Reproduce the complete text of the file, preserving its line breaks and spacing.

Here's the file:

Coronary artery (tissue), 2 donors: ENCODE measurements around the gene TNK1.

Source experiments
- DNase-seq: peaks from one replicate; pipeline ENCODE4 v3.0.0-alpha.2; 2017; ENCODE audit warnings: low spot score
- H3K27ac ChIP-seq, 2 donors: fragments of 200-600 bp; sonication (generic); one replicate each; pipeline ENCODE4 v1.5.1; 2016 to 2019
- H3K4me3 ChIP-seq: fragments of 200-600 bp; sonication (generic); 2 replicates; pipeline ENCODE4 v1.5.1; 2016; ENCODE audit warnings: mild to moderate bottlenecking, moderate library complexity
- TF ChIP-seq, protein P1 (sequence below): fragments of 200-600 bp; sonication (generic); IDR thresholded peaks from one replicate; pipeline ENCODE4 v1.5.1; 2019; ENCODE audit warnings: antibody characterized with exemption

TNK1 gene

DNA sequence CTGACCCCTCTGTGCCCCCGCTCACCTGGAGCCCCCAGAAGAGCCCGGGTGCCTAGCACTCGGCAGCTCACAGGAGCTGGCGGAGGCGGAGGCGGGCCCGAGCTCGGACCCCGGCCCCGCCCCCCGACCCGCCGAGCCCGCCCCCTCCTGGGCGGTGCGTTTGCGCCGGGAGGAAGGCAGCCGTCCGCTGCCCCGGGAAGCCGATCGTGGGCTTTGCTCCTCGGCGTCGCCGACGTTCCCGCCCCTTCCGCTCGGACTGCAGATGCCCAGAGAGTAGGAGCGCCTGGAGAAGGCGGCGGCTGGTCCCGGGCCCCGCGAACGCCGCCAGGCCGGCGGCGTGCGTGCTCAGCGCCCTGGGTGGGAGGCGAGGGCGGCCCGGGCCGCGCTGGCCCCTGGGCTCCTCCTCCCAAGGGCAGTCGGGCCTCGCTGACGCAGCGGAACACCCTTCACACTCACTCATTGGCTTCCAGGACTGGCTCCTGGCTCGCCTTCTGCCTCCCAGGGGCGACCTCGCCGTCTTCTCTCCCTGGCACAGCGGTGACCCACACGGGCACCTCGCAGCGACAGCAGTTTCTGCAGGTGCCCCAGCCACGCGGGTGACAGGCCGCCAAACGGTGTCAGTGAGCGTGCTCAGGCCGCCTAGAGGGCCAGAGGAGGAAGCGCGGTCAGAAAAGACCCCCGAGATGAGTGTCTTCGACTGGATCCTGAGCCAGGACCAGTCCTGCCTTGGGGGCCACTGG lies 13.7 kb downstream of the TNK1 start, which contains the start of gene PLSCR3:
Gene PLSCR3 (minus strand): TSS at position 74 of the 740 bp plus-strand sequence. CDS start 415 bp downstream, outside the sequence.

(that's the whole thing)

Coronary artery (tissue), 2 donors: ENCODE measurements around the gene TNK1.

Source experiments
- DNase-seq: peaks from one replicate; pipeline ENCODE4 v3.0.0-alpha.2; 2017; ENCODE audit warnings: low spot score
- H3K27ac ChIP-seq, 2 donors: fragments of 200-600 bp; sonication (generic); one replicate each; pipeline ENCODE4 v1.5.1; 2016 to 2019
- H3K4me3 ChIP-seq: fragments of 200-600 bp; sonication (generic); 2 replicates; pipeline ENCODE4 v1.5.1; 2016; ENCODE audit warnings: mild to moderate bottlenecking, moderate library complexity
- TF ChIP-seq, protein P1 (sequence below): fragments of 200-600 bp; sonication (generic); IDR thresholded peaks from one replicate; pipeline ENCODE4 v1.5.1; 2019; ENCODE audit warnings: antibody characterized with exemption

TNK1 gene

DNA sequence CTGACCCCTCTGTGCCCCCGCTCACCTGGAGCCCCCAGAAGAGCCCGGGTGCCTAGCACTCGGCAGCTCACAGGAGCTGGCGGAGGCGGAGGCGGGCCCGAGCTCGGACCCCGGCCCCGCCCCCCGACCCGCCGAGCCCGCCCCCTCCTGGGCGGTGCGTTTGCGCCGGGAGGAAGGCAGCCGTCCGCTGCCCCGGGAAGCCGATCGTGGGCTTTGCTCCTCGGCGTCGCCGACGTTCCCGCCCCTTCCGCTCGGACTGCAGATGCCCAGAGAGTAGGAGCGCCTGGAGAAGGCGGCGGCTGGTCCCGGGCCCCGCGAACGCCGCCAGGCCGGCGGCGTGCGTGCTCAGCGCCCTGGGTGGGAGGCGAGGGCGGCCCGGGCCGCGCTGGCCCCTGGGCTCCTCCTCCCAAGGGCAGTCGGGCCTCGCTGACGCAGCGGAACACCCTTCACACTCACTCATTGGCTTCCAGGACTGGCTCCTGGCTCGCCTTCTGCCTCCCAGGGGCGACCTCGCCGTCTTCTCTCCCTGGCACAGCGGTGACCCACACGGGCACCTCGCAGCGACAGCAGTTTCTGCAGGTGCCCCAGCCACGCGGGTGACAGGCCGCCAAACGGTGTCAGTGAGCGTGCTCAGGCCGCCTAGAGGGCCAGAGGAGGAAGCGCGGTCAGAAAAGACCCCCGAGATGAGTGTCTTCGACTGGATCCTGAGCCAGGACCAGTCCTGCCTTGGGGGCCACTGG lies 13.7 kb downstream of the TNK1 start, which contains the start of gene PLSCR3:
Gene PLSCR3 (minus strand): TSS at position 74 of the 740 bp plus-strand sequence. CDS start 415 bp downstream, outside the sequence.